There’s no swimming at Canada’s Sugar Beach, but the crowds come anyway.
It’s 80 degrees Fahrenheit, or, as they say here in Toronto, a balmy 27 degrees. Stephanie McCarthy leans back in a white Adirondack chair and digs her feet into the sand. On Canada’s Sugar Beach she’s just a short walk from her downtown apartment, though as she sits in the shade of a pink umbrella, it seems a little unreal. “It feels like you’re somewhere tropical,” she says, “like a minivacation.”
There are plenty of signs that this is Canada. The CN Tower rises just behind us, and there’s a maple-leaf-shaped fountain full of kids. But if you get a good seat, and angle yourself just right, all you see is sand, water, and sky.
On Sunday afternoons in July, Sugar Beach attracts a big crowd. Two middle-aged suburbanites share a flask of liquor. An attractive young blonde from a nearby condo studies for her GMATs in a bikini. And a group of gay guys with magazine-cover abs lie on a blanket in the sun.
About half of the people here are wearing swimsuits, which surprises Suzanne Heide, who is here for the first time. “I didn’t expect to see so many,” she says. You see, at Sugar Beach, there is no swimming. Sugar Beach is not really a beach at all. It is a giant sandbox. A dock wall topped by a low rail separates the sand from the active shipping lane below.
Toronto opened its first “urban beach,” HtO Park, in 2007, and there were doubts that people would embrace a beach where you couldn’t swim. Some people worried the sand would attract feral cats, remembers James Roche. At the time, Roche was working as a landscape architect at Janet Rosenberg + Associates, which collaborated with Claude Cormier Architectes Paysagistes and Hariri Pontarini Architects on HtO’s design.
As it turned out, the people came and the cats didn’t. Still, as with most prototypes, HtO had a lot of details that would benefit from tweaking. Sugar Beach takes what worked at HtO and gives it an upgrade—you could say it is version 2.0. Just a mile west of HtO, Sugar Beach uses some of the same design language—it mixes sand, willows, umbrellas, and grass-covered mounds. But although the language may be the same, the accent is not.
Three veterans of HtO’s design played key roles at Sugar Beach, which won a 2012 ASLA Professional Award for General Design. Claude Cormier, ASLA, and Marc Hallé, both landscape architects with Claude Cormier + Associés in Montreal, oversaw design, detailing, and some construction administration. And Roche also returned, on the client side this time, as a manager for Waterfront Toronto, the public corporation that oversaw the work. The Planning Partnership, a local firm, served as the landscape architect of record.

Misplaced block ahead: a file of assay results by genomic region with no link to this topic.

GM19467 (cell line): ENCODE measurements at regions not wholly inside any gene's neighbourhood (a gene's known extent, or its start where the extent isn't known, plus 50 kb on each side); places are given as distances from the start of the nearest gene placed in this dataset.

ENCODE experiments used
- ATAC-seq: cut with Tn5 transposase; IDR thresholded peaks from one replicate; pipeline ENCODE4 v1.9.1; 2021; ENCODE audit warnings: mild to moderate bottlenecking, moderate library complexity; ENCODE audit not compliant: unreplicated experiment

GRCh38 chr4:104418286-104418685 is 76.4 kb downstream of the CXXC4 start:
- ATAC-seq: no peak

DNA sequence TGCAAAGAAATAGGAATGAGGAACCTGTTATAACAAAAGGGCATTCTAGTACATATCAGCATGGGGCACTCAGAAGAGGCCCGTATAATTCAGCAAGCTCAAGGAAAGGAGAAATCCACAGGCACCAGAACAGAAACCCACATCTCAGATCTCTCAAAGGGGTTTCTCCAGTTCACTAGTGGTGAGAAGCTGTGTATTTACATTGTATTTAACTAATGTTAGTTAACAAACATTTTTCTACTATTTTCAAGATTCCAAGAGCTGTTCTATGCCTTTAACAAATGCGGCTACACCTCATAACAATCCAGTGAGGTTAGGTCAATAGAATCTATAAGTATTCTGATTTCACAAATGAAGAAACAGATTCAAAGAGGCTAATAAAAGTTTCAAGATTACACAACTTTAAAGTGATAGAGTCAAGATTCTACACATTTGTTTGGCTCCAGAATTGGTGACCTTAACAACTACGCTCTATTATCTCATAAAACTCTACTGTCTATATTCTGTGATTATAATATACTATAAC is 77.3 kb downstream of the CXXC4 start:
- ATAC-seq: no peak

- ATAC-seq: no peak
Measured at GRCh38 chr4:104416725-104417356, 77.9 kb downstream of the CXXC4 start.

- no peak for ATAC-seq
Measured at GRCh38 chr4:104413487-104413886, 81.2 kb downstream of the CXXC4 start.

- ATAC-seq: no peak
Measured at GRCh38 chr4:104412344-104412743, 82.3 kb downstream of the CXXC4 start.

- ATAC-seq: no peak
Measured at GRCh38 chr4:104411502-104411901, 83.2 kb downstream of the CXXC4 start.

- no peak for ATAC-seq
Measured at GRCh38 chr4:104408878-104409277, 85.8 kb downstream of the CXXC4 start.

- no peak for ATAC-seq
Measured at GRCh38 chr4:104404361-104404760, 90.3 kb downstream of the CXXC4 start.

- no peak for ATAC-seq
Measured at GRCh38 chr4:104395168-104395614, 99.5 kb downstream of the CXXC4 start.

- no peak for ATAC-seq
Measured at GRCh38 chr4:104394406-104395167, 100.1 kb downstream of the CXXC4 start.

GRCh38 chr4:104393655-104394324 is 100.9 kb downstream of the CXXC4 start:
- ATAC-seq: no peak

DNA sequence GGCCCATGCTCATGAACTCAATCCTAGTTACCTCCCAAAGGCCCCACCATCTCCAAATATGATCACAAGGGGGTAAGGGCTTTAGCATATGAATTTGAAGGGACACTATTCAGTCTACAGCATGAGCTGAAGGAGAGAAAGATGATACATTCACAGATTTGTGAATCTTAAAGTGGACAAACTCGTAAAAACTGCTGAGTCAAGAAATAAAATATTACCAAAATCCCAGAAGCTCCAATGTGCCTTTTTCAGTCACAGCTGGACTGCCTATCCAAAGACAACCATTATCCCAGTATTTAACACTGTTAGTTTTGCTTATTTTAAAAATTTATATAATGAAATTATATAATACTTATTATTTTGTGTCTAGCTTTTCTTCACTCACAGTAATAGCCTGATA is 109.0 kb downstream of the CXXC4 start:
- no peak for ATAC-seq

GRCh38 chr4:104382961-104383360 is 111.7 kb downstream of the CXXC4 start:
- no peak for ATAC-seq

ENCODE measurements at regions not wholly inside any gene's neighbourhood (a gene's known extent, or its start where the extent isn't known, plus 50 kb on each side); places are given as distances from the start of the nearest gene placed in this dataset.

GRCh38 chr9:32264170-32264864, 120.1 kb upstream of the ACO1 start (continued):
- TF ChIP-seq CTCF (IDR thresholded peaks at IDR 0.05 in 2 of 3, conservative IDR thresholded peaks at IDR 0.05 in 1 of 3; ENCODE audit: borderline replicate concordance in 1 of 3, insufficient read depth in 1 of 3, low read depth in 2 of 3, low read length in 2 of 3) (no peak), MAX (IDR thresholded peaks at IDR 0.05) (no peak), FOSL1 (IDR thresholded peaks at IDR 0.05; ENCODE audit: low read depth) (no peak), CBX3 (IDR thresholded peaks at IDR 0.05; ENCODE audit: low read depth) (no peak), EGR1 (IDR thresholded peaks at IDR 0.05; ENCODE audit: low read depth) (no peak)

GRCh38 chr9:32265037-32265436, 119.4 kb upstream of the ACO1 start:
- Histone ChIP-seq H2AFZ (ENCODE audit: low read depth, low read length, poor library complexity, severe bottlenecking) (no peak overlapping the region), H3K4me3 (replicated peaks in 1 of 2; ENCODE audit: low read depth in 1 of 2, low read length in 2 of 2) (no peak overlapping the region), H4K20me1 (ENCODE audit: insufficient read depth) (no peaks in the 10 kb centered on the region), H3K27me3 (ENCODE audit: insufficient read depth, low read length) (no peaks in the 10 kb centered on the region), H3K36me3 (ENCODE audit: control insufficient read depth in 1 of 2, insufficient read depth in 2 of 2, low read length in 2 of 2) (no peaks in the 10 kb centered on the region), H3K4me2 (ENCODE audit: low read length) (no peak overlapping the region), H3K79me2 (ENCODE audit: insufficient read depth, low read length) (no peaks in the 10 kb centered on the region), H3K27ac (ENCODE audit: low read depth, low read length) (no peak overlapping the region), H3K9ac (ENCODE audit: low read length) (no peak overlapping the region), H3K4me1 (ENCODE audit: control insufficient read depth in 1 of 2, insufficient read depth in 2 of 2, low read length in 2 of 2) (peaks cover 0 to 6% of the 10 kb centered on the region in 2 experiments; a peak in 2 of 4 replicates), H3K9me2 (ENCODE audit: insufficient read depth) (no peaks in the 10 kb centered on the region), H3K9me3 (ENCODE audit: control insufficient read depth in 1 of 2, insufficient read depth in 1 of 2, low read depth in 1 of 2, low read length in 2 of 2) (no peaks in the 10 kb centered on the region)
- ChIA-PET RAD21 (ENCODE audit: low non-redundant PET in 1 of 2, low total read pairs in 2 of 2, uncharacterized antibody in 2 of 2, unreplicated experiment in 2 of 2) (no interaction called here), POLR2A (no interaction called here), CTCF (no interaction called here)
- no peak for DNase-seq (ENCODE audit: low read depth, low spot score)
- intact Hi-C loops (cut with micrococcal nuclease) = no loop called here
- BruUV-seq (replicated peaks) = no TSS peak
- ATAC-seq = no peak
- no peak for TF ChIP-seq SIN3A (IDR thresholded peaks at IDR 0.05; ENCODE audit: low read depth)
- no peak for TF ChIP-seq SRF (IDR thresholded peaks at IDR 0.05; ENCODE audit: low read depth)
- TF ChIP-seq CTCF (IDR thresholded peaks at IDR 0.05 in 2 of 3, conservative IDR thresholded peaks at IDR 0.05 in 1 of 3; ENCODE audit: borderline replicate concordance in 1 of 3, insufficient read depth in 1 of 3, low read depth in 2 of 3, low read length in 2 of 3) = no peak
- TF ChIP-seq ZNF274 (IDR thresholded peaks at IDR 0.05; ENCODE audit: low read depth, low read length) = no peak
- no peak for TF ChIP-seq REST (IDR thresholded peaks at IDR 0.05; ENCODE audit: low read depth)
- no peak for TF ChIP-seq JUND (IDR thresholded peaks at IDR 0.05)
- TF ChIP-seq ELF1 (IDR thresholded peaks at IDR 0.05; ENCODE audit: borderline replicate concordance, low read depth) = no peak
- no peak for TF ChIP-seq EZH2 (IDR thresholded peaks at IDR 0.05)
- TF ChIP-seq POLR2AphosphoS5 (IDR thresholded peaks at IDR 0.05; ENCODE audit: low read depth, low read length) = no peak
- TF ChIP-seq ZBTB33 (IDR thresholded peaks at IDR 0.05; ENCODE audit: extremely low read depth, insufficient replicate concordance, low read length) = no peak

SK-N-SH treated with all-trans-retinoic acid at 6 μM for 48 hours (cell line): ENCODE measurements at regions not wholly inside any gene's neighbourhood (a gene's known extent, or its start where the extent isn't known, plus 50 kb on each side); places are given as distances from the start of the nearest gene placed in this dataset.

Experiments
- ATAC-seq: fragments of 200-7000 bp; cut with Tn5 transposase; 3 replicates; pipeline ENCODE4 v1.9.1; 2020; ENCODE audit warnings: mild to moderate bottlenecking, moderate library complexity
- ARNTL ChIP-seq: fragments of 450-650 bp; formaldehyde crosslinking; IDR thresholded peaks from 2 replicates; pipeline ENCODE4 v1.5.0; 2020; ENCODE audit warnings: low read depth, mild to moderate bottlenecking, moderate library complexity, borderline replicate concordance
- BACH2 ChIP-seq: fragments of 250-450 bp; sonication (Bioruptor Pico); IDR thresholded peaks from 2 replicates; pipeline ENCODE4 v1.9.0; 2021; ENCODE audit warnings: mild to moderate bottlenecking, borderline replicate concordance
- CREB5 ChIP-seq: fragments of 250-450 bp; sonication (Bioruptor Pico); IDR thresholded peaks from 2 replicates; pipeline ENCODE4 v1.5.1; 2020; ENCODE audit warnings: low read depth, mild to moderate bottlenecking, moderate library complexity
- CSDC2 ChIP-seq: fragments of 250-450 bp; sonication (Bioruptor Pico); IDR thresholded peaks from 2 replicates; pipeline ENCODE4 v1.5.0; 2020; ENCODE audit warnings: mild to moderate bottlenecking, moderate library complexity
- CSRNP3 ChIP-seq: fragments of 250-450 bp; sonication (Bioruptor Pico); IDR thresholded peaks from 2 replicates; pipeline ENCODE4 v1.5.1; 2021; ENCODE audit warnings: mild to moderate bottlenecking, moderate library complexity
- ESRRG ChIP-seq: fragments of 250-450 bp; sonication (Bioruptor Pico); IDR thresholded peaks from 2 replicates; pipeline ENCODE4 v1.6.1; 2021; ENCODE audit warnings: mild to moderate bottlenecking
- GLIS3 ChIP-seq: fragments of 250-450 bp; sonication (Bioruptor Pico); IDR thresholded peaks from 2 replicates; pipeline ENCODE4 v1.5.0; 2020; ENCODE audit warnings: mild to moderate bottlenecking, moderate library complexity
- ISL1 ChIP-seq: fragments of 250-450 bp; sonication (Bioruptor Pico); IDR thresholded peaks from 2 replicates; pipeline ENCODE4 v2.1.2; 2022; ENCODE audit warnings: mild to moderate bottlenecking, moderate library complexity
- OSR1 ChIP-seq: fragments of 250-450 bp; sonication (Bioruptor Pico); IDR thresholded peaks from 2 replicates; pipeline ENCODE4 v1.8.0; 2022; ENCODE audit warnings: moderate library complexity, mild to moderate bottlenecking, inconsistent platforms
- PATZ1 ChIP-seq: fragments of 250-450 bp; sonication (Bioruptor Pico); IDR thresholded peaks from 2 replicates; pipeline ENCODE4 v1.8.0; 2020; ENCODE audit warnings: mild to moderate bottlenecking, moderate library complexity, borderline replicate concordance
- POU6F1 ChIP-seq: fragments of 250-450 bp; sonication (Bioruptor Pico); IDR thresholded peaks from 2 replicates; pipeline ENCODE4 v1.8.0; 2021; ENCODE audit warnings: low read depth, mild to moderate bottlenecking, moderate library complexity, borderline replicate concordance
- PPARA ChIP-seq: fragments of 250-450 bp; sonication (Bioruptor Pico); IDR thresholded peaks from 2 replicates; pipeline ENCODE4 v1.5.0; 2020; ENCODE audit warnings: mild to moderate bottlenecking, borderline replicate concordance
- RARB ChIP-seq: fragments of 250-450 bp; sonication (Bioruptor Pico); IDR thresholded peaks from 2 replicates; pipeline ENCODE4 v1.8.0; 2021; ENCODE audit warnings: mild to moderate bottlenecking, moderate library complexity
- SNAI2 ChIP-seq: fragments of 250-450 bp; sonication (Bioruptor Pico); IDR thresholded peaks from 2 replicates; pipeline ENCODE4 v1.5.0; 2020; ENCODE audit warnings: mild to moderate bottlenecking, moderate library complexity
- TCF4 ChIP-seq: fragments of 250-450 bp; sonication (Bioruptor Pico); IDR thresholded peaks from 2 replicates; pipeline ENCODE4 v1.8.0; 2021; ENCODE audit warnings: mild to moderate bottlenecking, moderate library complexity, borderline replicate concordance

As LAM has chronicled in the past, Waterfront Toronto is shepherding its waterfront’s rebirth on a scale unimaginable in most places (see “Reshaping Toronto’s Waterfront,” LAM, December 2008). Over the past 10 years, the federal, provincial, and local governments have spent more than $1.1 billion on waterfront redevelopment, and more funds are promised in the coming years. Many of the landscapes created are quite novel—wave decks, a water treatment park, and, of course, two urban beaches.
These urban beaches have a precedent in Europe. Many rich and middle-class Parisians escape town during the summer to spend time along the seashore, but not everybody can afford that luxury. So, in 2002, Bertrand Delanoë, the Socialist mayor of Paris, established the first Paris Plage. The temporary park transformed a section of the expressway along the River Seine into a sandy area with umbrellas and palm trees. Since then, that “beach” has been re-created each summer.
Many Torontonians have a similar custom of spending weekends on a lake in cottage country, north of the city. Cormier imagines Toronto’s urban beaches as a summer escape for those who can’t afford a cottage or don’t have a car to get to one. They also help to relieve the strain on the city’s natural beaches, which lie on the outer edges of the harbor. Toronto is a beach city, Hallé reminds me.
Even over the phone, you can hear Cormier’s enthusiasm for his and Hallé’s work. Cormier grew up on a farm in rural Quebec, and he talks rapidly in a French accent. Hallé, one of two associates in the firm, speaks more slowly. When they talk about HtO and Sugar Beach, neither uses the first person singular; it’s always “we” did such and such.
Hallé asks me if I’ve seen the Georges Seurat painting A Sunday Afternoon on the Island of La Grande Jatte, which inspired HtO. “This painting represents the soul of our park,” Cormier says, “by having this notion of being in the city in the summertime all looking out toward the water, all together. [It’s] very democratic.” When they proposed the second beach, they were inspired by another Seurat painting, Bathers at Asnières, that shows people lounging along the Seine and smokestacks in the background.
Though Sugar Beach is designed as an urban escape, many of its biggest design moves—most of the things that create its unique character—pull from its context. The park sits on a two-acre site, a long rectangle with water on two sides. The longer of the two sides faces southwest onto the Jarvis Slip, a large boat slip off the Toronto Harbor, and the Redpath Sugar Refinery.
Before it was redeveloped in 2010, Sugar Beach was a parking lot for Redpath. In recent years, the land around the refinery has begun to transform into condos, offices, and parks, but there are no plans to relocate this factory or its 250 jobs. In fact, Redpath has recently invested in new equipment.
The 53-year-old plant is not quite industrial chic. It doesn’t have the relief of a concrete grain elevator or the intriguing silhouette of the gantries you see in Queens, New York. Visitors have a common refrain: It would be nice if the factory looked better. Yet, in its own way, Redpath helps to enliven the space, and people seem to appreciate that. Visitors come to see the large boats that carry raw sugar from Brazil and other far-off places. “When they unload the sugar, there is a sweet smell in the whole district,” Cormier says.